Understanding Burnout, Professional Compassion Fatigue, and Secondary Traumatic Stress Disorder From a Hospice and Palliative Nursing PerspectivePalliative and Hospice Professional Post Traumatic Stress

Melvin, Christina S. MS, PHCNS, BC, CHPN

Journal of Hospice & Palliative Nursing: February 2015 - Volume 17 - Issue 1 - p 66–72
doi: 10.1097/NJH.0000000000000126
Feature Articles

This article compares and contrasts the terms burnout, professional compassion fatigue, and secondary traumatic stress disorder as they relate to hospice and palliative care nurses. Burnout describes distress experienced by employees related to job expectations and working conditions. In the 1990s, the term professional compassion fatigue emerged to describe the weariness experienced by health care providers repeatedly exposed to seriously ill, traumatized, suffering, and dying patients. More recently, the term secondary traumatic stress disorder has been used to describe the reactions of health care providers who experience a traumatic event vicariously by caring for seriously ill and dying patients. Recommendations include early detection of burnout, professional compassion fatigue, and secondary traumatic stress disorder. Strategies to preserve the nurse’s ability to cope include developing supports, personal awareness, and refinement of resiliency skills, self-care strategies, assertiveness skills, debriefing sessions, spirituality, and the ability of the nurse to say no.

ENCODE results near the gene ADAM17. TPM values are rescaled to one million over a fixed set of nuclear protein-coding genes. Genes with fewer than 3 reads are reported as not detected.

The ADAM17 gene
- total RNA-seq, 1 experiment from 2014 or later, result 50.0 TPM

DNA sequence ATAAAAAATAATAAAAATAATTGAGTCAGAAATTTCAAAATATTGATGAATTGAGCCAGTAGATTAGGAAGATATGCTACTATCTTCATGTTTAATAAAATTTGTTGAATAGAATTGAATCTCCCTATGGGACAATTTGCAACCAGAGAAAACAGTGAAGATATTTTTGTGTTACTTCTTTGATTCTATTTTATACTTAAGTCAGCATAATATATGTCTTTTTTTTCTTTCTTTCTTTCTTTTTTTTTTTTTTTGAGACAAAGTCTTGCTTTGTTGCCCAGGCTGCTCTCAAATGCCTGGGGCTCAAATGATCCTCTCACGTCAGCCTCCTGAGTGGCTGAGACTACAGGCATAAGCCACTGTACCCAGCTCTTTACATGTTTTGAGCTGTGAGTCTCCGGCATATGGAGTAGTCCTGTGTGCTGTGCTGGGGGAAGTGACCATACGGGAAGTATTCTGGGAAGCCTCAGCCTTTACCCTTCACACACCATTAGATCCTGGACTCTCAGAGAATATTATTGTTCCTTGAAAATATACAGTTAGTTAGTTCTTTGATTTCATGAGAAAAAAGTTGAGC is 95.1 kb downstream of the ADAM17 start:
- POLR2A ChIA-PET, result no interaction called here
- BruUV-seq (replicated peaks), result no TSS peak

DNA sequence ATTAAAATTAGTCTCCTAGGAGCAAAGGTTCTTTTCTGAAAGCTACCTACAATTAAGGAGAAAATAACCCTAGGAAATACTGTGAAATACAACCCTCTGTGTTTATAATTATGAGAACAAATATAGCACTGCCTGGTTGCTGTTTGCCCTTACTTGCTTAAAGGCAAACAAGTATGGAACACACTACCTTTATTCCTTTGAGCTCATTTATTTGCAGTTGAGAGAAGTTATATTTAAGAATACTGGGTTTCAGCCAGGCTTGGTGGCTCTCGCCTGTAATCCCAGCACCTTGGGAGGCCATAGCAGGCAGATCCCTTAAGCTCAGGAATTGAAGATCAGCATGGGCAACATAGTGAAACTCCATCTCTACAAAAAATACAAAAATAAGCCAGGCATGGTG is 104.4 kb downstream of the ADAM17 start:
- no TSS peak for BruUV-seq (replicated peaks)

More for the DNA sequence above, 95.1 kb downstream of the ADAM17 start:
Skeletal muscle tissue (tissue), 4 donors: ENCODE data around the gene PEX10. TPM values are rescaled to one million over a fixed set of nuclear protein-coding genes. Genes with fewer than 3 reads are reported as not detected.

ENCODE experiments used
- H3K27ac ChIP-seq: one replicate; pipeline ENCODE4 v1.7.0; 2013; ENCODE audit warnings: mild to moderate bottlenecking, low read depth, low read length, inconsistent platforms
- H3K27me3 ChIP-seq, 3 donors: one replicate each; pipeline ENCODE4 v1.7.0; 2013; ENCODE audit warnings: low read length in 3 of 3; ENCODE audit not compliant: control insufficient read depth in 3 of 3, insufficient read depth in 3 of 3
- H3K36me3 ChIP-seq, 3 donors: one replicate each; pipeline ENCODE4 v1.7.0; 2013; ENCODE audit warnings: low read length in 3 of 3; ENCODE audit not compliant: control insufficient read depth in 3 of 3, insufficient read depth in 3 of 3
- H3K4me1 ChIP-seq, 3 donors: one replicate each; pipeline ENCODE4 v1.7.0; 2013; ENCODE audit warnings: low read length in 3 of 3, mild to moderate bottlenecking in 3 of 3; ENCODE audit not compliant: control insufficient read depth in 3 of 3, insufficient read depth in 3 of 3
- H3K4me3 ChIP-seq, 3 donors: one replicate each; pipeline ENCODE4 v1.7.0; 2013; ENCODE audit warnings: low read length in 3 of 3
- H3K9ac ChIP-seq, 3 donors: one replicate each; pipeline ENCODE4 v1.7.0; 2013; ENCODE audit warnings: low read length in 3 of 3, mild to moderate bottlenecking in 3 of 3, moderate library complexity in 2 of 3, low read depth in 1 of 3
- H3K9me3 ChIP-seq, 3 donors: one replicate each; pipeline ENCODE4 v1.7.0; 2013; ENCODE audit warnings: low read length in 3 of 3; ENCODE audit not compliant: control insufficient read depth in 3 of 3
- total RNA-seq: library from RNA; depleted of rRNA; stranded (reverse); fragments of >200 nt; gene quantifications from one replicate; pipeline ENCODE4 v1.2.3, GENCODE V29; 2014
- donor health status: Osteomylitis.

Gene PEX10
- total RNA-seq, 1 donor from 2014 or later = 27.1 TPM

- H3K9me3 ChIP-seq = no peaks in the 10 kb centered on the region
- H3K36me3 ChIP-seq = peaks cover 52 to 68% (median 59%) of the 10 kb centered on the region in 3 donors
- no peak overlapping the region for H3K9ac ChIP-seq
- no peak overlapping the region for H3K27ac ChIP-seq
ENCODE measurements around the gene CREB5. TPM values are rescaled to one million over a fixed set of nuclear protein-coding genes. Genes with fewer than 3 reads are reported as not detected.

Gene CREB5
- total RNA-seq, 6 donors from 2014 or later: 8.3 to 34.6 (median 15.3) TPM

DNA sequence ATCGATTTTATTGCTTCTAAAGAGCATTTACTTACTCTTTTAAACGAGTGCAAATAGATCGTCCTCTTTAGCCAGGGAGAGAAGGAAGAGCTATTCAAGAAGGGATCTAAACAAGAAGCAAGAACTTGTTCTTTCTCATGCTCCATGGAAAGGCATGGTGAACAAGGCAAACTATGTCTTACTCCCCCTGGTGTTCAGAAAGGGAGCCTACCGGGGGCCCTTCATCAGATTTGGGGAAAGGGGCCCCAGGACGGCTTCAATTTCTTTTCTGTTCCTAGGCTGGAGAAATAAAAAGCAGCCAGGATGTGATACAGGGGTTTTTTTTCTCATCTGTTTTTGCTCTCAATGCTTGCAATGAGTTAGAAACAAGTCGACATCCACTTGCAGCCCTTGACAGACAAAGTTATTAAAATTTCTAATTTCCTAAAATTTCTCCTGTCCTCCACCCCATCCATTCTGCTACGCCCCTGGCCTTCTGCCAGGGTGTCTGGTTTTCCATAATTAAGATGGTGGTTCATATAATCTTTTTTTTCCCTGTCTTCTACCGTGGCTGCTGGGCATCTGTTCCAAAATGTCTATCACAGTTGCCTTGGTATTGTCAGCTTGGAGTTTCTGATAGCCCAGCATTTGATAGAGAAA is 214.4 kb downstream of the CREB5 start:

The symptoms, recommendations, and intervention strategies for nurses are described.